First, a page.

Accent Reduction

When you're in Rome, do as the Romans. So as I am in the US, it's about time to work on my accent. Said and done. One of those days in spring I drive to the Adult School in Madison, where two very friendly ladies greet me on the first floor of an old school building.

I approach them saying that I would like to register for a course with the Adult School and if that's the place to to do. As I speak, one of them asks me if I am a native German speaker. That question fits right in and I hand her my registration for the "accent reduction course." We all have to laugh about it.

A couple of weeks later the course begins. The teacher's name is Robbie English. The course turns out to be very interesting, the different lessons teach me more systematically what the various pronounciation patterns are. That's quite hard to put down in writing here, but there are some general rules, of course.

First of all, there are some simple things that I had to learn: there is a silent "l" (ell) in salmon and in Lincoln, as well as in a couple of other words. I didn't know that.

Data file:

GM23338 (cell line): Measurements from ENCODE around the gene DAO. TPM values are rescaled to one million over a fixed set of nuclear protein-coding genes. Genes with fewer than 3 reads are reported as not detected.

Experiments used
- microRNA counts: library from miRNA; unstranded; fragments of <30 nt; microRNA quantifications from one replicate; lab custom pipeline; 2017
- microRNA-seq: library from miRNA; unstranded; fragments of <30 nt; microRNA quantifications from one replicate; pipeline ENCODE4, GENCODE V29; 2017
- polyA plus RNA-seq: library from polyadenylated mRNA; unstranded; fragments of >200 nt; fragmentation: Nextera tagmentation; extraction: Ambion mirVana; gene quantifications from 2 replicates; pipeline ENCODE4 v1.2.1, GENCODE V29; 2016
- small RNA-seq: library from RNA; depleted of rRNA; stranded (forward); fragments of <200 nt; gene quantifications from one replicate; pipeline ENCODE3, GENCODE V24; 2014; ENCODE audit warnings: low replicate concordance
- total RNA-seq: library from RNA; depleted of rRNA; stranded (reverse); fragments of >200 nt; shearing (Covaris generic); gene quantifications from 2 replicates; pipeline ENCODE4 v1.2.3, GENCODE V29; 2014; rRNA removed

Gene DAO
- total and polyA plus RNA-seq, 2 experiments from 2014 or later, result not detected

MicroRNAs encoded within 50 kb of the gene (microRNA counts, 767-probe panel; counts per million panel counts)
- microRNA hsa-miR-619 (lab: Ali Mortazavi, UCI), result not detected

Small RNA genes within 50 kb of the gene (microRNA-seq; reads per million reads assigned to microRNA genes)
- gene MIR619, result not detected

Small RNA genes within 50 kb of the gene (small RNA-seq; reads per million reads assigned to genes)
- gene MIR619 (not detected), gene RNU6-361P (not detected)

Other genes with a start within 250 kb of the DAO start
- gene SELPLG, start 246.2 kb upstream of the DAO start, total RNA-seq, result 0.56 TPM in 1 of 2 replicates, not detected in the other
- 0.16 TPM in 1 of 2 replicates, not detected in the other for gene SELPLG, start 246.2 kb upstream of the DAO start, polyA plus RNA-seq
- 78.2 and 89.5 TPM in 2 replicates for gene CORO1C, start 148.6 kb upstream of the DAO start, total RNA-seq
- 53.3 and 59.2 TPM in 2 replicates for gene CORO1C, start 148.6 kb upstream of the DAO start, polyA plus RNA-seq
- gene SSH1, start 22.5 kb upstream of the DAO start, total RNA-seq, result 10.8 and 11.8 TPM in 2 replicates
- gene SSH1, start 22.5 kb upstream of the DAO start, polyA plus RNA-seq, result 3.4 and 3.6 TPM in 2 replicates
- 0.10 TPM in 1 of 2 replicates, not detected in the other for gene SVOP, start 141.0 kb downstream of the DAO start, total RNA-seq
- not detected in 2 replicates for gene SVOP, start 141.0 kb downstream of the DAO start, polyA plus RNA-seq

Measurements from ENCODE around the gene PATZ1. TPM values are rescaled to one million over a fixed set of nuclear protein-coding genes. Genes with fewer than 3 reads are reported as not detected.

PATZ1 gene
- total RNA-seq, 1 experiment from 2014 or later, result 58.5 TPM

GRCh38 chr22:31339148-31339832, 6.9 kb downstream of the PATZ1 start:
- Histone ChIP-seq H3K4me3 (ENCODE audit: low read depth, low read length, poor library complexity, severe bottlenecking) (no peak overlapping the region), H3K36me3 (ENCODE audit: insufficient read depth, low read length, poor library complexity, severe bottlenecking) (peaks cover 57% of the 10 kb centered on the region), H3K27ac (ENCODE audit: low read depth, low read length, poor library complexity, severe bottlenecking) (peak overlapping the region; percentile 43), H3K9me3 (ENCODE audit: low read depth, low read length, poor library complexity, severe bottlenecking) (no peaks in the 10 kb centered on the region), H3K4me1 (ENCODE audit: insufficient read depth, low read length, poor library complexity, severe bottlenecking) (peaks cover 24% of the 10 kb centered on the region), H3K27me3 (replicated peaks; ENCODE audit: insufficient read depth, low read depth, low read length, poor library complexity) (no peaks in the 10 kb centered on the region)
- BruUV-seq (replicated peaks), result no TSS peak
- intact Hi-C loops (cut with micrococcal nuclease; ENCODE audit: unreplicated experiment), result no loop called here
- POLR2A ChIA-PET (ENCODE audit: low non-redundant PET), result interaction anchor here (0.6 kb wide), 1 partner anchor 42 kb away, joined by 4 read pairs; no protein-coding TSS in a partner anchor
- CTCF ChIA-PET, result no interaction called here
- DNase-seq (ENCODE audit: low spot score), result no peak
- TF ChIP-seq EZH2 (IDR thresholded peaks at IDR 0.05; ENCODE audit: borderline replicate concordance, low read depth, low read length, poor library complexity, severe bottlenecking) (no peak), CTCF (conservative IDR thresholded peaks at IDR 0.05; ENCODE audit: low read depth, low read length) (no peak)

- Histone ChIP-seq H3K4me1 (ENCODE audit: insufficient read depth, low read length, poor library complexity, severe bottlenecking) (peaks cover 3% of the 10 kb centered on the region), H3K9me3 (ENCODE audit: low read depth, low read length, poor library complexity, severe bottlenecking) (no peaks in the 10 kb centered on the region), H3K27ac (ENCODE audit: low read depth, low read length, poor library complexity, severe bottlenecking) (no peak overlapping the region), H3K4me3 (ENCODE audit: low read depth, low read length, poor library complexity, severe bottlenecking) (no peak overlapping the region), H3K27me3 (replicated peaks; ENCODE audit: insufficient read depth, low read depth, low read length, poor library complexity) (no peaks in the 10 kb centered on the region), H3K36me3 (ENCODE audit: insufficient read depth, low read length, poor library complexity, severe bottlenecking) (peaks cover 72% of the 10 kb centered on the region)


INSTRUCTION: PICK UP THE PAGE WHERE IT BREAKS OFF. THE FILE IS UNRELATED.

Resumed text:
Very interesting is the clear difference between American and British English. Prime examples are words like newspaper: where the British would say something like n-you-se-paper, the Americans would say noosepaper. Other words with the same difference include duty (dyoutee versus doodee) and actually many others that I noticed after I had it pointed out to me.

The rule number one though, according to Robbie English, is that the American mouth is generally wide open. It is also referred to as "jaw-dropping." The word yawning is actually a good practice to let your jaw drop. Typical examples include the "o" sound. The name Bob is pronounced more like "Bawb" and Don is pronounced more like "Dawn." I tried it out on my colleague Jawn Warner and it works - he reacts to "Hi Jawn"!

You could then go shawping in a shawp and drawp a bawdle into your shawping cart. That shawp would in our case prawbablee be in Chaddam (signs there would say "Chatham" though), and one of the biggest grocery stores there is the local Stawp and Shawp.

The best exercise of all it a term that combines all the examples in it: if you are a non-native American English speaker, practice the word "doodee free shawp" three times a day and make sure you ask for it next time you are at an airport in the US.

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